Monday, March 27, 2006

The Undiscovered Pearl of the Blacksea

I need a break and as I like visiting new places I decided to go to Odessa in Ukraine. I am glad I did. This post is to give you the reader the merest taste of Odessa. Odessa is not a particularly stunning city in the way that Paris or Sydney are. But Odessa has its own charm. As a friend put it: "Odessa is just a large village." Some of the buildings are crumbling others are new. The buildings in the centre of the city are a wonderful meadly of everything great in Italian architecture. Another way to think of it is that the buildings are Italian Architect's ideal of Italian architecture.


Another distinct feature of the city is the huge number of sculptures and statues dotted around the city. Many are beautiful and well worth a look.


While I was there during the winter, it struck me wandering around Odessa that it would be a lovely city to visit during the summer. Particularly with the beaches a 5 minutes walk from the centre of the city (where the decent hotels are :) ). A traveller can spend the day lazing around on the beaches and then hit the many good pubs or clubs at night. After dinner at one of the resturants that serve great food. Of course there are a number of museums to satisfy intellectual guilt before heading back to the beach and niteclubs.

But and there is always a but, travel to Odessa is not for the package holiday maker. Odessa (at tis time) lacks the developed tourism infrastructure that Malaga or Ibiza have. Odessa is really for the independent traveller at this time or those looking for a holiday that is slightly different but still has niteclubs and beaches.

If you do make it to Odessa, drop in to Mick O'Neils Irish Pub. A good pub, a great atmosphere, good food and drink. O'Neils also doubles as the local for the expatriate community of Odessa (all six of them :). Speaking of which I would like to thank Steven, Debbie, Mark and Alan for their selfless inclusion of a traveller into their circle if only for a short period. Special thanks to Mark for taking the time to show me some of Odessa.

I enjoyed my trip to Odessa. I hope I can find the time to return in summer. I do recommend a visit with the proviso that is still rough and not for your average package tourist. But if you want a holiday that is different, not overly touristic then a trip to Odessa could be what you are looking for.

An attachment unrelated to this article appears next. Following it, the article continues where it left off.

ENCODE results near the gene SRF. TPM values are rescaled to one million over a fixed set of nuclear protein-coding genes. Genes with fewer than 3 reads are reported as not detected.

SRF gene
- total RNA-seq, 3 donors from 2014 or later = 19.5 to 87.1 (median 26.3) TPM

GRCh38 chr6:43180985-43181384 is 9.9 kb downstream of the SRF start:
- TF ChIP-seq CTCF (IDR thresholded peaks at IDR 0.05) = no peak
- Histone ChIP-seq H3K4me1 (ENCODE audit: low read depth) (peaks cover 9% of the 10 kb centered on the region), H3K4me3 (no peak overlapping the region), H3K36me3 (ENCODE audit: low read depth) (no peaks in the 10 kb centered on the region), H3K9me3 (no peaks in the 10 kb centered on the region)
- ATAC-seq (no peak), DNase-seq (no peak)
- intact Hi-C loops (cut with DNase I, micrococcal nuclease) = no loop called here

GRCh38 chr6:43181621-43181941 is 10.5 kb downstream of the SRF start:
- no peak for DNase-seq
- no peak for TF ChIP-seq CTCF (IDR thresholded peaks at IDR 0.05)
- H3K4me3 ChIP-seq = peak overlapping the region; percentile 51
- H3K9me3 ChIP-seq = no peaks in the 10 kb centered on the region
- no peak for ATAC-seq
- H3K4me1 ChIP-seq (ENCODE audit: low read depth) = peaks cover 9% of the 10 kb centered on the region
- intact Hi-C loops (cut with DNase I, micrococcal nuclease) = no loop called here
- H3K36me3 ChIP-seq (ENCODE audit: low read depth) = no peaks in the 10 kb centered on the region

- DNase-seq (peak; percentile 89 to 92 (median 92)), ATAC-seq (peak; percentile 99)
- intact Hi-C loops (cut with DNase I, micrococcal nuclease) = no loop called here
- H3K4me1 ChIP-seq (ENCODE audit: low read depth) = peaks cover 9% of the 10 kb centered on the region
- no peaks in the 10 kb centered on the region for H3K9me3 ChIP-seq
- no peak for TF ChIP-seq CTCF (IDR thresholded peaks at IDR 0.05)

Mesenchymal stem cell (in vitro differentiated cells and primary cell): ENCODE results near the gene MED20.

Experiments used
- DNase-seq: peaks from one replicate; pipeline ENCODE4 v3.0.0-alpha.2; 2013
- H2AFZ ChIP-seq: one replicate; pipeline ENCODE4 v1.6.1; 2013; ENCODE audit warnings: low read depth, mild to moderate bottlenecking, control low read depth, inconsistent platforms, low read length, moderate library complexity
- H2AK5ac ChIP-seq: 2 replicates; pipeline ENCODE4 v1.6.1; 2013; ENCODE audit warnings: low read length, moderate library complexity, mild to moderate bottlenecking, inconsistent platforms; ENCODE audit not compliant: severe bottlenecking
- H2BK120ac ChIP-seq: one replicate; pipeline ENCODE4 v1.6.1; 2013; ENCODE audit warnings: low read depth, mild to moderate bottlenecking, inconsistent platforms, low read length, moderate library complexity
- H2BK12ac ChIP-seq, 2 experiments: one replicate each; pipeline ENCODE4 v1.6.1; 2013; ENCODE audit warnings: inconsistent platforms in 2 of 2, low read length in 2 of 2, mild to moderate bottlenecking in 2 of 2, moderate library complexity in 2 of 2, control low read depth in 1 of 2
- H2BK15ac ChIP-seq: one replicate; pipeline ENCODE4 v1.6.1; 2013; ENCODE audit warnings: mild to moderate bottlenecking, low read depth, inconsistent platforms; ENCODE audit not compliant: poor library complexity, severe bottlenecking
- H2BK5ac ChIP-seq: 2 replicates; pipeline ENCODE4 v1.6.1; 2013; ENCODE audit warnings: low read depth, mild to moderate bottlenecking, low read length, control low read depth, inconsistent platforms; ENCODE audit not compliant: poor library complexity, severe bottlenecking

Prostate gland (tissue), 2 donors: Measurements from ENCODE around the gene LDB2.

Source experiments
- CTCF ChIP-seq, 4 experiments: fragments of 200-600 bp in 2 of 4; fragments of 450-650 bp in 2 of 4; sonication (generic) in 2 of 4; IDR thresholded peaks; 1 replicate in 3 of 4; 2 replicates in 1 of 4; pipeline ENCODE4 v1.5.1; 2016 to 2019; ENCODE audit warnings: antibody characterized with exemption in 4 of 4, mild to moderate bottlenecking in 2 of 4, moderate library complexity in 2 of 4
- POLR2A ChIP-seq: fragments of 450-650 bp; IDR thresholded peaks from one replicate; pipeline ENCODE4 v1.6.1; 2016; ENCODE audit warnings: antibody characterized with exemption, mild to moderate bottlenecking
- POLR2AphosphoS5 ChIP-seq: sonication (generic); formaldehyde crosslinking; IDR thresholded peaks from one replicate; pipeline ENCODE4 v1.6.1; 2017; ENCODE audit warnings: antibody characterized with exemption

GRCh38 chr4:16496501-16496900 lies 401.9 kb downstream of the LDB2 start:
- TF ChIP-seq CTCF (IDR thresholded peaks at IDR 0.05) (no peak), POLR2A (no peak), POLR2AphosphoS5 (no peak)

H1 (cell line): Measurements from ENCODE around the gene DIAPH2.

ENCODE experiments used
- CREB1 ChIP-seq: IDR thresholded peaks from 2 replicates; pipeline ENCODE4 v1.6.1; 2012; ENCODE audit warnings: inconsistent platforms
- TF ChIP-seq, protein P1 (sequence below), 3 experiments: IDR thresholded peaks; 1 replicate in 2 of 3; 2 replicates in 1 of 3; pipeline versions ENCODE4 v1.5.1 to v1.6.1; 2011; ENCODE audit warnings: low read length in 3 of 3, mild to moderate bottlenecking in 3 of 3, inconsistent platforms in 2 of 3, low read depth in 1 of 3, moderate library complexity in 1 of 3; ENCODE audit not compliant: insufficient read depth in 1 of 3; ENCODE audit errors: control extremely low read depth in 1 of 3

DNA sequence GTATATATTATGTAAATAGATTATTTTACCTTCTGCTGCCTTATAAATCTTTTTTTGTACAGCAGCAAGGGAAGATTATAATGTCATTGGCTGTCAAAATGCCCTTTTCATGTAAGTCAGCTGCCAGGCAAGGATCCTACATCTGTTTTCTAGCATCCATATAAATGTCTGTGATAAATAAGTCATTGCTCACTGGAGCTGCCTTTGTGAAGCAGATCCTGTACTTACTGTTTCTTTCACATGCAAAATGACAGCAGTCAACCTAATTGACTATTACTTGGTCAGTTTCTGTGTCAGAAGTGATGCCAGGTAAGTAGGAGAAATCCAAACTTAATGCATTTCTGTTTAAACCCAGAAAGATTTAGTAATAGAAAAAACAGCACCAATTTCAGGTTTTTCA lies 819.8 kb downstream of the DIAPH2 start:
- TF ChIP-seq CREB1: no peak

Doing a Hugh in Italian

A recent The Economist (Feb 25 - Mar 3) had an article in it about the challenges facing the Italian textile and footware industry. The Economist offers up the standed freee market cures such as consolidation and investment in capital equipment. One solution that The Economist does not mention is the creation of a global microbrand or to put it another way: the Italian textile and footware industry needs to do a Hugh (you could say doing an English Cut but doing a Hugh sounds better.)

The Italian textile and footware industry simply can't compete in mass market production. If it is not China it will be Vietnam or Burma or Cambodia or Africa. There will always be someone with cheaper labour. Trying to compete directly with the cheap labour is not going to work. Instead the Italian textile industry needs to build on their unique characteristics. The Italian textile and footware industry has a history and a reputation that the cheap labour countries cannot replicate. Taking advantage of their history and reputation is how the Italian companies are going to be able to compete.

Italian textile and footware companies need to create global microbrands that use the reputation and history as a foundation. The global microbrands are important as they create the demand for the time of the craftsman. Time is the only scarcity. But scarcity has no intrinsict value. Value only comes from the interaction of demand and scarcity. Here lies the success of English Cut (doing a Hugh). Through creating a global microbrand English Cut created demand for the time of the craftsman.

There is no reason why Italian textile and footware companies cannot create their own global microbrands to sell the time of italian mastercraftsman. They need to do a Hugh.

Hugh Macleod's The Hughtrain Manifesto

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